The depth of the model top layer is an adjustable parameter that can be tuned to provide the best agreement with HadCRUT4 observations; it is assumed to represent a global average of an ocean mixed layer of constant depth, and assumed no net storage (or loss) of energy by land during warming (or cooling).
The model is based upon the commonly used forcing-feedback energy budget equation for the climate system, assuming temperature deviations are from some state of energy equilibrium (I know, that’s debatable… bear with me here):
ΔT/Δt = [F(t) – λ ΔTsfc]/Cp
This equation simply says that the temperature change with time of a system with heat capacity Cp is related to the time-varying forcings F (say, excess radiative energy forced into the system from anthropogenic GHG accumulation) minus the net radiative feedback (radiative loss by the system proportional to how warm it gets, with λ being the net feedback parameter with units W/m2 K). The net feedback parameter λ implicitly includes all fast surface and atmospheric feedbacks in the system: clouds, water vapor, lapse rate changes, etc.
In our case, there are two model layers, the forcings are several, and there is a transfer of energy between the two ocean layers. Importantly, I also separate out the LW and SW forcings (and feedbacks) so we can ultimately compare the model results during 2000-2017 with the CERES satellite measurements during the same period of time.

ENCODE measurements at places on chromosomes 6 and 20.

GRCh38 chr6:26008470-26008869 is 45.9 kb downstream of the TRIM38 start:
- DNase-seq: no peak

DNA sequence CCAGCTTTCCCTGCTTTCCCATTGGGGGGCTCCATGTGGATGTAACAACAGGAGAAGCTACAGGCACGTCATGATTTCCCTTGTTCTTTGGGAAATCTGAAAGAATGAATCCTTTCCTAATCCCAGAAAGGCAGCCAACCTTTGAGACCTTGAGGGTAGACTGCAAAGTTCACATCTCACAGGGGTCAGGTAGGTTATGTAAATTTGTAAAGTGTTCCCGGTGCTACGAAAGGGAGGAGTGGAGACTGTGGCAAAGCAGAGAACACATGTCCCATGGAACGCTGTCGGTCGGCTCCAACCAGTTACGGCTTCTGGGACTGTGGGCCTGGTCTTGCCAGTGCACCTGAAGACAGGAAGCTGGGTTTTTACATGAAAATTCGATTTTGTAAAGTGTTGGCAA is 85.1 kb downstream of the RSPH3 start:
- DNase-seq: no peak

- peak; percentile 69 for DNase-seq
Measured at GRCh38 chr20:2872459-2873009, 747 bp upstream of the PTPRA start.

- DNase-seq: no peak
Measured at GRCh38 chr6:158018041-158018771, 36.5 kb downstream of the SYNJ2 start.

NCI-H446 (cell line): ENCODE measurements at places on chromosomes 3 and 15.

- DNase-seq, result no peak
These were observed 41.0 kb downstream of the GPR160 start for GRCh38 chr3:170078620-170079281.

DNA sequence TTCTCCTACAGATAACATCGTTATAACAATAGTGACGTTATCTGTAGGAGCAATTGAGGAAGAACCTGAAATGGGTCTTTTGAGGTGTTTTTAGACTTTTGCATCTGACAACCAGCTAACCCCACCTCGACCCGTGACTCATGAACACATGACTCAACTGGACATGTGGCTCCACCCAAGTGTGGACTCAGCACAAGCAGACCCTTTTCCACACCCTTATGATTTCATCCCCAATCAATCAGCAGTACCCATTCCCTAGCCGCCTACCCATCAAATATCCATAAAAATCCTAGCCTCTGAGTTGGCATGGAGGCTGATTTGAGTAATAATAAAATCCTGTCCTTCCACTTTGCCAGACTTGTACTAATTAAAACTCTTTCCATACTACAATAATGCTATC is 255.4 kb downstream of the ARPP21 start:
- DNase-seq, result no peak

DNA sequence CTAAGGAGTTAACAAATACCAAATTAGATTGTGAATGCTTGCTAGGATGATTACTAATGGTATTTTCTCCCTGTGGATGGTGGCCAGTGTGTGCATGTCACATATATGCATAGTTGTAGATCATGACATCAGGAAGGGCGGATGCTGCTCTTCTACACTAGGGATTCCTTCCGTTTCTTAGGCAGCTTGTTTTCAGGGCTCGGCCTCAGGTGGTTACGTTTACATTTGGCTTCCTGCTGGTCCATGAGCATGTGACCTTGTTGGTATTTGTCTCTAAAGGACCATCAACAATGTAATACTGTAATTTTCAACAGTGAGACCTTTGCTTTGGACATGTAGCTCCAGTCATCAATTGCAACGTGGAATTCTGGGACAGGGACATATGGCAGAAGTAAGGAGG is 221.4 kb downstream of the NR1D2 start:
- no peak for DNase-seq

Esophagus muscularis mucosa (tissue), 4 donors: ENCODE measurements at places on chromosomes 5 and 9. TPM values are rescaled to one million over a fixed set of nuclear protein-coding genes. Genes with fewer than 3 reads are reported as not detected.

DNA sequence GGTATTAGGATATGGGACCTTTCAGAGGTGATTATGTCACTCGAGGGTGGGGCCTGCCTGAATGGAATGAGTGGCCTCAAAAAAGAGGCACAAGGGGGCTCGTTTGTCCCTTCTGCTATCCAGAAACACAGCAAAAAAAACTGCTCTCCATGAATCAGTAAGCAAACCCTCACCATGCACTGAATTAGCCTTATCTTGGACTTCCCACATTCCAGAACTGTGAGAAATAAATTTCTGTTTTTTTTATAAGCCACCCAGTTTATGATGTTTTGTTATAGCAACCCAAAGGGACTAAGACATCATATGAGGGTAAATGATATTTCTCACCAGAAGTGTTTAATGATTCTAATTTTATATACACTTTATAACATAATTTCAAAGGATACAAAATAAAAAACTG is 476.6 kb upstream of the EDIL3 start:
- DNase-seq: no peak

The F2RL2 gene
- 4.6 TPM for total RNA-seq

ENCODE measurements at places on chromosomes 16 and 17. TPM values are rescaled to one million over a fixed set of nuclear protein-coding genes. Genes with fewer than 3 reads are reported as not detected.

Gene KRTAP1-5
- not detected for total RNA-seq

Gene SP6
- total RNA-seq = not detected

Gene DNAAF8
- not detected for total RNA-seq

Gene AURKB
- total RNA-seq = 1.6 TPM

The model radiative forcings include the RCP6.0 anthropogenic GHGs (assumed LW), volcanic aerosols (assumed SW), and anthropogenic aerosol direct forcing (assumed SW). The indirect aerosol forcing is excluded since there is recent evidence aerosol forcing is not as strong as previously believed, so I retain only the direct forcing as a simple way to reduce the total (direct+indirect) anthropogenic aerosol forcing.
As Spencer and Braswell (2014) did, I include an ENSO-related SW radiative forcing, proportional to the MEI extended index (1871-2017). I use a value of 0.2 W/m2 per MEI index, calculated by regression from how much average CERES SW energy accumulation (loss) there is averaged over the 1 to 3 months before El Nino (La Nina) during the updated CERES data record (March 2000-September 2017).
The ENSO non-radiative forcing is directly proportional to the MEI index value, with no time lag. It is tuned to maximize the match between modeled and observed ENSO warming and cooling episodes in surface temperatures.
Significantly, I have adjusted the MEI values by a constant so that their sum during 1871-2017 is zero. This is to avoid expected criticism that the MEI index could be inadvertently driving a net gain or loss of energy by the model climate system over this time. (This is indeed a possibility in nature; I just want to conservatively assume that El Nino and La Nina activity does not lead to century-time scale accumulation [or loss] of energy by the climate system during 1871-2017, although inter-decadal variations in radiative energy accumulations are, as we will see, very possible).
As mentioned above, the rate of deep-ocean heat storage is simply assumed to be proportional to how far the surface layer temperature departs from energy equilibrium… the warmer the surface layer gets, the faster heat is pumped into the model deep ocean. The proportionality constant is tuned until the model produces an average deep-ocean (0-2000m) heating rate of 0.50 W/m2 over the period 1990 through 2017, matching NODC data after being modified by the global coverage by ocean (71%), and assuming the land does not store (or lose) appreciable energy.